To some, perhaps, Ken Dean might seem what the press seems to a professional athlete: a necessary evil that is part of the job you just have to deal with. Eventually they’ll go away, only to resurface again later.
Dean has attempted to win a city council seat seven times without success, although he has come close three times. He’s back for an eighth try, loudly beating the same drum he always beats — bemoaning the traffic and congestion. Now he’s added a new wrinkle with the need for affordable housing.
This time, his chances might just be different. Dean says more people are coming around to his thinking and as proof he points to the last two elections in which he finished fifth both times and received the highest vote totals he ever has.
Additionally, Signal Editor Tim Whyte predicted Dean will win; and with Bob Kellar retiring, one seat is wide open.
It’s not like Dean is unfamiliar to city officials beyond shouting how bad traffic is. He has served on several city committees, including the formation, open space, housing and ridgeline committees. He also opposed the city council’s approval of placing a Mello-Roos tax on the ballot and led the charge to defeat it.
He’s not alone in his belief that traffic is worse. Two Canyon Country residents, Alan Ferdman and Rick Drew, said as much. Ferdman criticized the city for not doing enough, and Drew said it’s going to get even worse once the Vista Canyon, Mint Canyon Plaza and Skyline Ranch projects are completed and opened.
Then again, maybe this is just another example of Dean raising his voice and not enough people responding. In the past seven elections, he has received a combined 31,645 votes and never reached 10 percent. Twice, he finished second to last: 10th of 11 in 2006 and 12th of 13 in 1994.
Additionally, Whyte wrote that he was “taking a flier just for fun” in predicting Dean’s victory, and neither Ferdman nor Drew endorsed him.
But Dean marches on undeterred.
“Traffic and congestion is a nightmare and a disgrace,” he declared, “and nobody does a damn thing about it.”
Dean has plenty of examples, but his most common ones are the intersection of Bouquet Canyon and Newhall Ranch roads, which he calls “a disgrace;” the section of McBean Parkway between Magic Mountain Parkway and Creekside Road and the intersection of Soledad Canyon Road and Ruether Avenue.
He also said what used to take him eight minutes to reach Valencia High via Newhall Ranch Road more recently took 20-25 “because (the city keeps) putting in traffic lights and doesn’t synchronize. The city says it’s synchronized. I say that’s insulting.”
Dean’s solution is to form two committees and task them with specific functions: a roads committee to develop roads through the Whittaker-Bermite area; and a traffic committee to synchronize signal lights and use bus egresses, or turn-ins, so stopped busses don’t block traffic lanes.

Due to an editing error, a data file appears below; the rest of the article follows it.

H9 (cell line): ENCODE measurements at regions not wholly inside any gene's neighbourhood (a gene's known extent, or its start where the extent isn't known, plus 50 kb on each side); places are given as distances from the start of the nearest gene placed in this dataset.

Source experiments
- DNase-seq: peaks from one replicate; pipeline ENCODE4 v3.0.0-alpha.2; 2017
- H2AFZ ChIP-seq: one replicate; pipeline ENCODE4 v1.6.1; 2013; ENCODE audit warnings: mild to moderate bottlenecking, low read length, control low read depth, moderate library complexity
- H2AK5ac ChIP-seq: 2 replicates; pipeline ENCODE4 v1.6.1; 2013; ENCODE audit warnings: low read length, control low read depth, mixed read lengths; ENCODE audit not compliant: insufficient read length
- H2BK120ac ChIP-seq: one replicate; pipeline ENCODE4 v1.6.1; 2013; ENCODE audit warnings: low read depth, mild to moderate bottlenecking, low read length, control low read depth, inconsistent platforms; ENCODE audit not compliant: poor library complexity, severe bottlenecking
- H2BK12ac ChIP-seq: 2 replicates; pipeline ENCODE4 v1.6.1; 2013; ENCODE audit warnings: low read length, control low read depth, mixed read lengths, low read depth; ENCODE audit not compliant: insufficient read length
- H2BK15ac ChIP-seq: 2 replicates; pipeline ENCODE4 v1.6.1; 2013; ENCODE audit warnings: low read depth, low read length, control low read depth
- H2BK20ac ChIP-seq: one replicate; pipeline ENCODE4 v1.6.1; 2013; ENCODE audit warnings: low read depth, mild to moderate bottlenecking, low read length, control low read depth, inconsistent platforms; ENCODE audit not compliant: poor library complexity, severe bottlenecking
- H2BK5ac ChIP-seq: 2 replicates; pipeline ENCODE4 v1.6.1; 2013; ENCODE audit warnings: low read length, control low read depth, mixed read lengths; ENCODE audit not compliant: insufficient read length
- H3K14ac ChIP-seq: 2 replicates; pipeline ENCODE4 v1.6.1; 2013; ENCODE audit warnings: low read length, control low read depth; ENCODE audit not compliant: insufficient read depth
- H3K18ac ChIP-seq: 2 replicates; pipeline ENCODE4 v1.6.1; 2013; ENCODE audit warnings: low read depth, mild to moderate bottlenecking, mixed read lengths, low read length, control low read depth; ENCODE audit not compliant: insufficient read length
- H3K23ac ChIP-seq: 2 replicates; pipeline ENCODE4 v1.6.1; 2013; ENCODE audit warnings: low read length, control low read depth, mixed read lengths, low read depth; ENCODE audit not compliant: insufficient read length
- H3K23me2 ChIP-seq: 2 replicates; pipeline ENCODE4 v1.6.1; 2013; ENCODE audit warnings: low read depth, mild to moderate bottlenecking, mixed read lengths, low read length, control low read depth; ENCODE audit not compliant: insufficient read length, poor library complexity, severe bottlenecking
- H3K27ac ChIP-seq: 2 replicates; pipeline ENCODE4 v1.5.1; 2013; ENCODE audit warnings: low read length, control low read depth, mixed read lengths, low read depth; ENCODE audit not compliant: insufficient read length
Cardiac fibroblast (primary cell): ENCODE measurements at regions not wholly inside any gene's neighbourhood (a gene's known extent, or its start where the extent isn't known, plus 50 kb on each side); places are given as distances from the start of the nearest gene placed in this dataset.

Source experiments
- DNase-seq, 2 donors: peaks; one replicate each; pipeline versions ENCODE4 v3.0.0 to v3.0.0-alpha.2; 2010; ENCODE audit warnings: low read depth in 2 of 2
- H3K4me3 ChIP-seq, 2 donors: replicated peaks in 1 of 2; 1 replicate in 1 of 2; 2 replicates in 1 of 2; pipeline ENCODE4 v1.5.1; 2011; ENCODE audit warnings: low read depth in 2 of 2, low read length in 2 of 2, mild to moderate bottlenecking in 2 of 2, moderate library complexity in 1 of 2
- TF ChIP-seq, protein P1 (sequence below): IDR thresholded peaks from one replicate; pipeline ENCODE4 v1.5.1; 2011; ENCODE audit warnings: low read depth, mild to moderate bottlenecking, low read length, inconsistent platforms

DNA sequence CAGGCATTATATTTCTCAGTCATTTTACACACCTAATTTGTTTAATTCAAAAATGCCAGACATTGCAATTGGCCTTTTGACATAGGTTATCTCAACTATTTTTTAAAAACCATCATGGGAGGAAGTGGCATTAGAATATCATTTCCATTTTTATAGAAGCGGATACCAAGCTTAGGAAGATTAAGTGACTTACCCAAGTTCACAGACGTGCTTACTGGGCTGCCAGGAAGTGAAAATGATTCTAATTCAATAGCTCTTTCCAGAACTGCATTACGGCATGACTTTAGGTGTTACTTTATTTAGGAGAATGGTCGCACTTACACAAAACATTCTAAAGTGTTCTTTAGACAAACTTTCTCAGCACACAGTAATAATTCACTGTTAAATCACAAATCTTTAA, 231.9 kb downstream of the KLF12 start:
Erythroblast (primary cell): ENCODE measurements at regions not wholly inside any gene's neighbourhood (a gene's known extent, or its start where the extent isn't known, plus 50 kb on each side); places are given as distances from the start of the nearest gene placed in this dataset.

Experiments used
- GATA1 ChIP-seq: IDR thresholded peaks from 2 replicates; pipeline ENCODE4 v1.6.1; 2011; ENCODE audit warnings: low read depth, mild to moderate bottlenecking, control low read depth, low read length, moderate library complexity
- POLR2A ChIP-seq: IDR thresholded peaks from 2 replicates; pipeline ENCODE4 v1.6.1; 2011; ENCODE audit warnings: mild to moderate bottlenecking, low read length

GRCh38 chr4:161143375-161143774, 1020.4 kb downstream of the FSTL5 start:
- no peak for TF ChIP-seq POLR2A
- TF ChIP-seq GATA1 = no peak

Doing nothing, he said, is out of the question because it would violate an early-cityhood objective to avoid turning into the San Fernando Valley. Now, Dean said, he has friends in Sherman Oaks and Studio City who say the traffic is worse in Santa Clarita.
Related to the traffic woes, he said, are the housing woes. If there is no affordable housing, people have to commute to the jobs, whether inside or outside of the city. More commuters mean more traffic. Therefore, affordable housing also is needed, he concluded.
Dean said he is excited for the new Costco to open at the Valencia Town Center. Costco typically hires minimum-wage workers, so he would like to see the city do something to make housing affordable for these and others.
To Dean, affordable housing means two-to-three bedroom units with one or two bathrooms, a kitchen, dining area and family room. They could be as small as 1,200 square feet and cost between $350,000 and $400,000. “They can’t be all houses that sell for $600,000,” he said. “They don’t have to be 2,500 square feet.”
Dean states he knows one-bedroom apartment rents run about $1,800 a month, not including utilities, food, gasoline and entertainment. Renting a room costs about $800 a month. “There’s no affordable housing out here,” he added.
But make no mistake, housing is secondary to traffic and Dean will continue to sound the alarm as long as there is a reason to sound the alarm.
“Everybody I talk to says, ‘You know, you’re right. Traffic and congestion are the number one issue,” he said. “Traffic, traffic, traffic.”
Will the eighth time be enough? The election isn’t until November.
“I’m saying what people want to hear, and I’m consistent,” Dean concluded.